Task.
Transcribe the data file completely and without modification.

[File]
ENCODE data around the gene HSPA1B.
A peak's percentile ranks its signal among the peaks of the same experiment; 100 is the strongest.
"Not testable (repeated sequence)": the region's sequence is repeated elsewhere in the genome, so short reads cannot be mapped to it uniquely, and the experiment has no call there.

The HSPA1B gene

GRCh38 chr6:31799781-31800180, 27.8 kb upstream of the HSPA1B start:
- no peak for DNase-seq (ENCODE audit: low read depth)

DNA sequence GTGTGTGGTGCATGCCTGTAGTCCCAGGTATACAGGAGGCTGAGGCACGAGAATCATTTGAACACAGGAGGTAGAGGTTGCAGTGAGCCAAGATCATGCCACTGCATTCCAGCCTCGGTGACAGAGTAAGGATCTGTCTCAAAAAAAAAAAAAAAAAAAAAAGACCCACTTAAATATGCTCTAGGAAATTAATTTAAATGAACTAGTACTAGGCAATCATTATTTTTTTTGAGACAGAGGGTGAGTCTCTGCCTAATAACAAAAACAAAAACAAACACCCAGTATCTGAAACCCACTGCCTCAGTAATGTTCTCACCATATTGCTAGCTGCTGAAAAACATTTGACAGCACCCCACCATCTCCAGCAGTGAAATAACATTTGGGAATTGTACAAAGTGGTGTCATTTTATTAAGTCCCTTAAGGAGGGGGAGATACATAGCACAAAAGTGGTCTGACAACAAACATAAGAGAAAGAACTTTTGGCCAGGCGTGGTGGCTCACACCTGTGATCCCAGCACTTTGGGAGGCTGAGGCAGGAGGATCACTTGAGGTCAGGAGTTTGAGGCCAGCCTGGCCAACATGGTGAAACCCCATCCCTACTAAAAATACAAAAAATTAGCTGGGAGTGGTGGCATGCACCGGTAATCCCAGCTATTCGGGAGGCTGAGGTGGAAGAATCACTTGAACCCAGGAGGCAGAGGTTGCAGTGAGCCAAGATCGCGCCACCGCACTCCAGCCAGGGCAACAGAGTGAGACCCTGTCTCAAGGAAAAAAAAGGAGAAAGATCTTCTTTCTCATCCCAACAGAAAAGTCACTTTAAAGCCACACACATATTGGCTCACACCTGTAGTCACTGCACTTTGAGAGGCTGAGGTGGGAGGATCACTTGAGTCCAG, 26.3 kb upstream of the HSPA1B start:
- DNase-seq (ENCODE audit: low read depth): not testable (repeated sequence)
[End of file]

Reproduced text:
ENCODE data around the gene HSPA1B.
A peak's percentile ranks its signal among the peaks of the same experiment; 100 is the strongest.
"Not testable (repeated sequence)": the region's sequence is repeated elsewhere in the genome, so short reads cannot be mapped to it uniquely, and the experiment has no call there.

The HSPA1B gene

GRCh38 chr6:31799781-31800180, 27.8 kb upstream of the HSPA1B start:
- no peak for DNase-seq (ENCODE audit: low read depth)

DNA sequence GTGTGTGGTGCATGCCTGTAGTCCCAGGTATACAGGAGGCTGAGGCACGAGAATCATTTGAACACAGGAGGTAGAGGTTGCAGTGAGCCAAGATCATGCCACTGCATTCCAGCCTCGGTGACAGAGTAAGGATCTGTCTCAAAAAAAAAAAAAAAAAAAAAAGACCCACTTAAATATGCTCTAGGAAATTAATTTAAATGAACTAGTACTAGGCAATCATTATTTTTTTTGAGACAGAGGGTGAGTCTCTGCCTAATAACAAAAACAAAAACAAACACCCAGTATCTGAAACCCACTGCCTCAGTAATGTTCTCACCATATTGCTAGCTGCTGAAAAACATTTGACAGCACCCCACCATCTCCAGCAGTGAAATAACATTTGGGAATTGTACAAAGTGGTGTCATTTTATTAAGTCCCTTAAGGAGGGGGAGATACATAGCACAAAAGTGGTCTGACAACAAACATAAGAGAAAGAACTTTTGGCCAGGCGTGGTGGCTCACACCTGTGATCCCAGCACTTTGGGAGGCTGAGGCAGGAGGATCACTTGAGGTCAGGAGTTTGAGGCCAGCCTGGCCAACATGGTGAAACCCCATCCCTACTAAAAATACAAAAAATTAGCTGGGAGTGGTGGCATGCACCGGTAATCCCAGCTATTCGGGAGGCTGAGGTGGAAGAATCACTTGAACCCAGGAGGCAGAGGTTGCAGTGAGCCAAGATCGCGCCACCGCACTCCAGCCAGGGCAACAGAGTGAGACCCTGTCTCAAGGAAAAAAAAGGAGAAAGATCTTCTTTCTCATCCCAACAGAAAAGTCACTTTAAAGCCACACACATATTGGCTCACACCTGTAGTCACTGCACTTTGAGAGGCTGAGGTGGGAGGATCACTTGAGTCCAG, 26.3 kb upstream of the HSPA1B start:
- DNase-seq (ENCODE audit: low read depth): not testable (repeated sequence)